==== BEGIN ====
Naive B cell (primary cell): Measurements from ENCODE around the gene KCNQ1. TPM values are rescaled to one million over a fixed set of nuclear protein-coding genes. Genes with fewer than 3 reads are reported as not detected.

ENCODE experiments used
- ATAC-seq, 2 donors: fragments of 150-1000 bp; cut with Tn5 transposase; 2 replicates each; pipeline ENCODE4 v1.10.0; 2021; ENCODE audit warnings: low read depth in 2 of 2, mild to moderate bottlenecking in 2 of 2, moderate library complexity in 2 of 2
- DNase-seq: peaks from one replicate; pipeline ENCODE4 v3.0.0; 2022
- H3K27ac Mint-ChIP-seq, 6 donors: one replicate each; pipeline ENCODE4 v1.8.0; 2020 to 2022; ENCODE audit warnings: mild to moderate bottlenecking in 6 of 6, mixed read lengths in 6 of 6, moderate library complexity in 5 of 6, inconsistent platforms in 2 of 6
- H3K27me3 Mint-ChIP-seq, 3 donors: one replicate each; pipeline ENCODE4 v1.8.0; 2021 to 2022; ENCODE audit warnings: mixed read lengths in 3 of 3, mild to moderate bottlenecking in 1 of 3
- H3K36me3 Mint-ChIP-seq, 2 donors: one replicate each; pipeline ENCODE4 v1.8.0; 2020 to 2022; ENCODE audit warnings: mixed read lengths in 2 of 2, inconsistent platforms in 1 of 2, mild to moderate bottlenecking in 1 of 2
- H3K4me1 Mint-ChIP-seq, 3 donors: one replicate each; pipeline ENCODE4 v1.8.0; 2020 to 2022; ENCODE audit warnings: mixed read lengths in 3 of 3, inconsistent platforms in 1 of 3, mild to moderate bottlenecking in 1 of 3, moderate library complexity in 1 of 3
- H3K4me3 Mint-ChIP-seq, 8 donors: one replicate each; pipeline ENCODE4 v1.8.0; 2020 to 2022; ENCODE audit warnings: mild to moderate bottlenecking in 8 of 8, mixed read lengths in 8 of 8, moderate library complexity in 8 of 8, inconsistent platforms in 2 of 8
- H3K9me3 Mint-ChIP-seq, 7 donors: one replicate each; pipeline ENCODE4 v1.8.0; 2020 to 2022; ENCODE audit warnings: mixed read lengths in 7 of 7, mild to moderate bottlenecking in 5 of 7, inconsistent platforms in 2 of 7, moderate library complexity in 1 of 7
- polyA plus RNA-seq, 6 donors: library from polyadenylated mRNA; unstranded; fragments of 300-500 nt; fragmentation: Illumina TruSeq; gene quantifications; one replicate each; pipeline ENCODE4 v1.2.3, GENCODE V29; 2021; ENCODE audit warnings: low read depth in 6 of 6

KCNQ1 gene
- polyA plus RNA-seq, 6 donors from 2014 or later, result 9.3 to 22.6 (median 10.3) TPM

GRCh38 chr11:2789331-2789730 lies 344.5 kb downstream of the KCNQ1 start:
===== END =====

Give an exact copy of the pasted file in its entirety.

Naive B cell (primary cell): Measurements from ENCODE around the gene KCNQ1. TPM values are rescaled to one million over a fixed set of nuclear protein-coding genes. Genes with fewer than 3 reads are reported as not detected.

ENCODE experiments used
- ATAC-seq, 2 donors: fragments of 150-1000 bp; cut with Tn5 transposase; 2 replicates each; pipeline ENCODE4 v1.10.0; 2021; ENCODE audit warnings: low read depth in 2 of 2, mild to moderate bottlenecking in 2 of 2, moderate library complexity in 2 of 2
- DNase-seq: peaks from one replicate; pipeline ENCODE4 v3.0.0; 2022
- H3K27ac Mint-ChIP-seq, 6 donors: one replicate each; pipeline ENCODE4 v1.8.0; 2020 to 2022; ENCODE audit warnings: mild to moderate bottlenecking in 6 of 6, mixed read lengths in 6 of 6, moderate library complexity in 5 of 6, inconsistent platforms in 2 of 6
- H3K27me3 Mint-ChIP-seq, 3 donors: one replicate each; pipeline ENCODE4 v1.8.0; 2021 to 2022; ENCODE audit warnings: mixed read lengths in 3 of 3, mild to moderate bottlenecking in 1 of 3
- H3K36me3 Mint-ChIP-seq, 2 donors: one replicate each; pipeline ENCODE4 v1.8.0; 2020 to 2022; ENCODE audit warnings: mixed read lengths in 2 of 2, inconsistent platforms in 1 of 2, mild to moderate bottlenecking in 1 of 2
- H3K4me1 Mint-ChIP-seq, 3 donors: one replicate each; pipeline ENCODE4 v1.8.0; 2020 to 2022; ENCODE audit warnings: mixed read lengths in 3 of 3, inconsistent platforms in 1 of 3, mild to moderate bottlenecking in 1 of 3, moderate library complexity in 1 of 3
- H3K4me3 Mint-ChIP-seq, 8 donors: one replicate each; pipeline ENCODE4 v1.8.0; 2020 to 2022; ENCODE audit warnings: mild to moderate bottlenecking in 8 of 8, mixed read lengths in 8 of 8, moderate library complexity in 8 of 8, inconsistent platforms in 2 of 8
- H3K9me3 Mint-ChIP-seq, 7 donors: one replicate each; pipeline ENCODE4 v1.8.0; 2020 to 2022; ENCODE audit warnings: mixed read lengths in 7 of 7, mild to moderate bottlenecking in 5 of 7, inconsistent platforms in 2 of 7, moderate library complexity in 1 of 7
- polyA plus RNA-seq, 6 donors: library from polyadenylated mRNA; unstranded; fragments of 300-500 nt; fragmentation: Illumina TruSeq; gene quantifications; one replicate each; pipeline ENCODE4 v1.2.3, GENCODE V29; 2021; ENCODE audit warnings: low read depth in 6 of 6

KCNQ1 gene
- polyA plus RNA-seq, 6 donors from 2014 or later, result 9.3 to 22.6 (median 10.3) TPM

GRCh38 chr11:2789331-2789730 lies 344.5 kb downstream of the KCNQ1 start: